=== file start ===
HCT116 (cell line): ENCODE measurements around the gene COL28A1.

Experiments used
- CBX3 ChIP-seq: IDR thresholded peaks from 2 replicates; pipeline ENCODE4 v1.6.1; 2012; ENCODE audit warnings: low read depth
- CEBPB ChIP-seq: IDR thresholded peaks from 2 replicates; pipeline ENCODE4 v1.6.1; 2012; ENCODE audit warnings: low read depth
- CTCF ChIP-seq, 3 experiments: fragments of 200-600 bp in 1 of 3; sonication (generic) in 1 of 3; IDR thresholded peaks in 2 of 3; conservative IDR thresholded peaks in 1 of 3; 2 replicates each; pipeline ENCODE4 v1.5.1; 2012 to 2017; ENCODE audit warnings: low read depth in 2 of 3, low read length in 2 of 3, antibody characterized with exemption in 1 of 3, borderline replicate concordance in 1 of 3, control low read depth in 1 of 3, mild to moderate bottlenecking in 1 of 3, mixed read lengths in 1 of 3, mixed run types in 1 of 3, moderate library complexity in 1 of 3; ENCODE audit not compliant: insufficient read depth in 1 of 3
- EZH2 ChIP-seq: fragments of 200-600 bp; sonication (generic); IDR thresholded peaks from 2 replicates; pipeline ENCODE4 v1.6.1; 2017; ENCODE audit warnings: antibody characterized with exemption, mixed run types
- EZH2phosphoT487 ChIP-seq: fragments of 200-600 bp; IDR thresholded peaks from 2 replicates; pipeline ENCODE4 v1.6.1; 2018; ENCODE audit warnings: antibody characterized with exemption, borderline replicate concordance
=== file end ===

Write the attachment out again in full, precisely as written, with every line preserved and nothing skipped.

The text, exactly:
HCT116 (cell line): ENCODE measurements around the gene COL28A1.

Experiments used
- CBX3 ChIP-seq: IDR thresholded peaks from 2 replicates; pipeline ENCODE4 v1.6.1; 2012; ENCODE audit warnings: low read depth
- CEBPB ChIP-seq: IDR thresholded peaks from 2 replicates; pipeline ENCODE4 v1.6.1; 2012; ENCODE audit warnings: low read depth
- CTCF ChIP-seq, 3 experiments: fragments of 200-600 bp in 1 of 3; sonication (generic) in 1 of 3; IDR thresholded peaks in 2 of 3; conservative IDR thresholded peaks in 1 of 3; 2 replicates each; pipeline ENCODE4 v1.5.1; 2012 to 2017; ENCODE audit warnings: low read depth in 2 of 3, low read length in 2 of 3, antibody characterized with exemption in 1 of 3, borderline replicate concordance in 1 of 3, control low read depth in 1 of 3, mild to moderate bottlenecking in 1 of 3, mixed read lengths in 1 of 3, mixed run types in 1 of 3, moderate library complexity in 1 of 3; ENCODE audit not compliant: insufficient read depth in 1 of 3
- EZH2 ChIP-seq: fragments of 200-600 bp; sonication (generic); IDR thresholded peaks from 2 replicates; pipeline ENCODE4 v1.6.1; 2017; ENCODE audit warnings: antibody characterized with exemption, mixed run types
- EZH2phosphoT487 ChIP-seq: fragments of 200-600 bp; IDR thresholded peaks from 2 replicates; pipeline ENCODE4 v1.6.1; 2018; ENCODE audit warnings: antibody characterized with exemption, borderline replicate concordance